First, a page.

According to the latest research, employers are still taking into account factors such as a woman’s likelihood of having children or whether they already have children, when hiring or awarding promotions.
The survey found that one in eight employers are reluctant to hire a woman who they consider likely to become pregnant and one in seven (14 per cent) take that and whether a female employee already has children into account when deciding on promotions.
The Young Women’s Trust charity claims that the results suggest that some employers are potentially breaking the law when making decisions about recruitment or career progression.
The YouGov poll of 802 HR decision-makers found that males (14 per cent) were slightly more likely than females (10 per cent) to let the prospect of a candidate or employee having children affect their judgement.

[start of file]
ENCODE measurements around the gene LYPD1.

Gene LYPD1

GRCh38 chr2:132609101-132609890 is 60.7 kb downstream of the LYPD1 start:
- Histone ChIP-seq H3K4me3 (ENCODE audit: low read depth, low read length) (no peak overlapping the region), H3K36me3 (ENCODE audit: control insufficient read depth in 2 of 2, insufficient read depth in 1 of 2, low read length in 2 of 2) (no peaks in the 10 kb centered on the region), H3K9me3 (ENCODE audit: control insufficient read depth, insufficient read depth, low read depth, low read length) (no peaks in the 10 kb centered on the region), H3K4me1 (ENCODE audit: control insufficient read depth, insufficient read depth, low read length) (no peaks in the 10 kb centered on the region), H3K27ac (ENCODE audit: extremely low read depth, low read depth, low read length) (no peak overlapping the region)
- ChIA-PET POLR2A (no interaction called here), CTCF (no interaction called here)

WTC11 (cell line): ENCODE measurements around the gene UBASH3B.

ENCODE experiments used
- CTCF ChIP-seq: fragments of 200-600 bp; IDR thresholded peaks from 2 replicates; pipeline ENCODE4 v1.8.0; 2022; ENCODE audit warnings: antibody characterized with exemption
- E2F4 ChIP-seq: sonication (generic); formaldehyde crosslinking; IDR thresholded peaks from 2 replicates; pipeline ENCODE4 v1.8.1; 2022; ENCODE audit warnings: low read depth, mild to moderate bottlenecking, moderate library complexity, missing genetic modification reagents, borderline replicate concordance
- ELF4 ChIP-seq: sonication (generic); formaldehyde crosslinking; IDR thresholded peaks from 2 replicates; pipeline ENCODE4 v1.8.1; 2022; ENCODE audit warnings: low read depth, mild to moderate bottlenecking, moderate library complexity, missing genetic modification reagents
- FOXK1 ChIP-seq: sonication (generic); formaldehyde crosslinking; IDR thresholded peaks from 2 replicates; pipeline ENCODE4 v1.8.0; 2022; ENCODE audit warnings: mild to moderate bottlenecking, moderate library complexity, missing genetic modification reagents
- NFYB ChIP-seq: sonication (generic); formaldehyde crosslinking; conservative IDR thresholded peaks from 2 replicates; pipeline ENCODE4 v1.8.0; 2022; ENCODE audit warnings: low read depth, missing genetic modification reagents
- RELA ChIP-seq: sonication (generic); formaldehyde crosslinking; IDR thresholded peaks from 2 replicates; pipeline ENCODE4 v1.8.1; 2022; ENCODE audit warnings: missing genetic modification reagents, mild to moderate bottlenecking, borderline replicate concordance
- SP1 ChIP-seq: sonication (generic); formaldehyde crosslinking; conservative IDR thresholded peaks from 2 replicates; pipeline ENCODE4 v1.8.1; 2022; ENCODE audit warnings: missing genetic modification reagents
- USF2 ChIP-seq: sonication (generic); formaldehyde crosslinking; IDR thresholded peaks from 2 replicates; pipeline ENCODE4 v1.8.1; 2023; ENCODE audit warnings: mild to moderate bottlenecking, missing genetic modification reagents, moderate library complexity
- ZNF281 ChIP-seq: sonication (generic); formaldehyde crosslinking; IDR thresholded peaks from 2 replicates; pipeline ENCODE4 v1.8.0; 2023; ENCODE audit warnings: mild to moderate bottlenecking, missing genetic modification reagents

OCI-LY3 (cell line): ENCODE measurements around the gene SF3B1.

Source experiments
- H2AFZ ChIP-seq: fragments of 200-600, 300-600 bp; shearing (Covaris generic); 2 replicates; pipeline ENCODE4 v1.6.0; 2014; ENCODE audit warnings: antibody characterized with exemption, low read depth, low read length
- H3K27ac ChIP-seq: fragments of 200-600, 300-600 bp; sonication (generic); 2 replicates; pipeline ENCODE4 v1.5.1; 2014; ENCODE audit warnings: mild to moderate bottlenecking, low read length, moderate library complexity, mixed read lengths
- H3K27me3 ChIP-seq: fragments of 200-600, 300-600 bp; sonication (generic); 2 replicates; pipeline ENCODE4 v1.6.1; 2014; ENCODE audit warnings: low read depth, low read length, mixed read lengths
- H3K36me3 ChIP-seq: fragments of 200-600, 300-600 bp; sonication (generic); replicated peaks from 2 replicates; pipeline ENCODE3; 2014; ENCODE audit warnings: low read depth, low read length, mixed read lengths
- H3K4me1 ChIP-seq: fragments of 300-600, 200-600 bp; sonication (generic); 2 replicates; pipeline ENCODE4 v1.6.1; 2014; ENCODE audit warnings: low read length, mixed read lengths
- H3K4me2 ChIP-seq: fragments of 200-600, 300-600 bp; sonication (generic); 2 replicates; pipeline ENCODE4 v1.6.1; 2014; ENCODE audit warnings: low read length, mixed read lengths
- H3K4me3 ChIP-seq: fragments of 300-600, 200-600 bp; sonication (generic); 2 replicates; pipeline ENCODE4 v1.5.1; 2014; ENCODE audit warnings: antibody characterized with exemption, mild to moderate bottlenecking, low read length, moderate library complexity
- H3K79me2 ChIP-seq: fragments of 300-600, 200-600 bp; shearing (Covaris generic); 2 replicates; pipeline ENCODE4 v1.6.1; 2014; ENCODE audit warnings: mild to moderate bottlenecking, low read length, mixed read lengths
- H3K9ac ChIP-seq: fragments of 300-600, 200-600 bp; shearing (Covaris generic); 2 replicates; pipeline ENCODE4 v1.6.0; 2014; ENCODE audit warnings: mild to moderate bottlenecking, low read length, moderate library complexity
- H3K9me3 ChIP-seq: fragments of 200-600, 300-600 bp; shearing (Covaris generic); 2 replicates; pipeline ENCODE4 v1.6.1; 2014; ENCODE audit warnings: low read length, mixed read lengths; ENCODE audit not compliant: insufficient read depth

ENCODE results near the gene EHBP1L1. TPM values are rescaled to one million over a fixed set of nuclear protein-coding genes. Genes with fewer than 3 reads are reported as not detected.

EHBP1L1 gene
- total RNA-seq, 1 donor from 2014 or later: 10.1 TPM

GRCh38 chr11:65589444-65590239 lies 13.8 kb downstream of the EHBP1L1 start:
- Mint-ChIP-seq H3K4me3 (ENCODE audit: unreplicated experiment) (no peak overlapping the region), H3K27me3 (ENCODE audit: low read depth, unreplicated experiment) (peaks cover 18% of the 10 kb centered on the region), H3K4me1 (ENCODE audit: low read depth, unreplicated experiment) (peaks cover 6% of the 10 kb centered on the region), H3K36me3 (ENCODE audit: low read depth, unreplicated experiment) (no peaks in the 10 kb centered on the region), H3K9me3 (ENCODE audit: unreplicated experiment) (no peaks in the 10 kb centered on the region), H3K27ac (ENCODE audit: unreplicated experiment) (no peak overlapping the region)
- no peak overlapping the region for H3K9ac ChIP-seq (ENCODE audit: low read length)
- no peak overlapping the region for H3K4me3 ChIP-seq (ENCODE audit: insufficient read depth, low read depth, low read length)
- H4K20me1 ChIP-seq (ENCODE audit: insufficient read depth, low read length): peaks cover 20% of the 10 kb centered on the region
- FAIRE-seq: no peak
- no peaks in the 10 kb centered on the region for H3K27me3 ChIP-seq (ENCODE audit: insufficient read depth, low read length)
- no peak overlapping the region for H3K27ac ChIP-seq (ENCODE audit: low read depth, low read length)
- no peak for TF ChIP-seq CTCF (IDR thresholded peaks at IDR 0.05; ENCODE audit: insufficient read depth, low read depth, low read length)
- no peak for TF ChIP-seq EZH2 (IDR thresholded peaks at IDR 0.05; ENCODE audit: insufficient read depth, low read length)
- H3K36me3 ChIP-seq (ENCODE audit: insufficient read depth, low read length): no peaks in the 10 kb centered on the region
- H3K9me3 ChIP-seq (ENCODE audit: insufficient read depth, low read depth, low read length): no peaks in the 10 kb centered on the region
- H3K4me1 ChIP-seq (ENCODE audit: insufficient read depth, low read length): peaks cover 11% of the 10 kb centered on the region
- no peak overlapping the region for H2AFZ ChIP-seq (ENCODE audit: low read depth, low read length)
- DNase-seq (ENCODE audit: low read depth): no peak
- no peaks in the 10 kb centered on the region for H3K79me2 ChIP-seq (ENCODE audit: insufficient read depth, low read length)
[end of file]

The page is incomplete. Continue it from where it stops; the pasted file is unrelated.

The figures do appear to show a change in attitudes as the numbers have decreased over the past two years.
HR professionals were also less likely than in previous years to consider whether pregnancy was a possibility when making career progression decisions (22 per cent in 2018 and 25 per cent in 2017).
Young Women’s Trust’s director of communications and campaigns Joe Levenson said: “It is encouraging that fewer bosses than previously say they would be reluctant to employ women who may go on to have children. However, there can be no room for complacency as ‘dinosaur bosses’ are still found in many workplaces, unfairly overlooking women when it comes to recruitment and promotion and breaking the law in the process.”
The government has said legal protections for pregnant women and new mothers will be extended to six months after they return to work, but no timescale for the legislation’s introduction has yet been provided.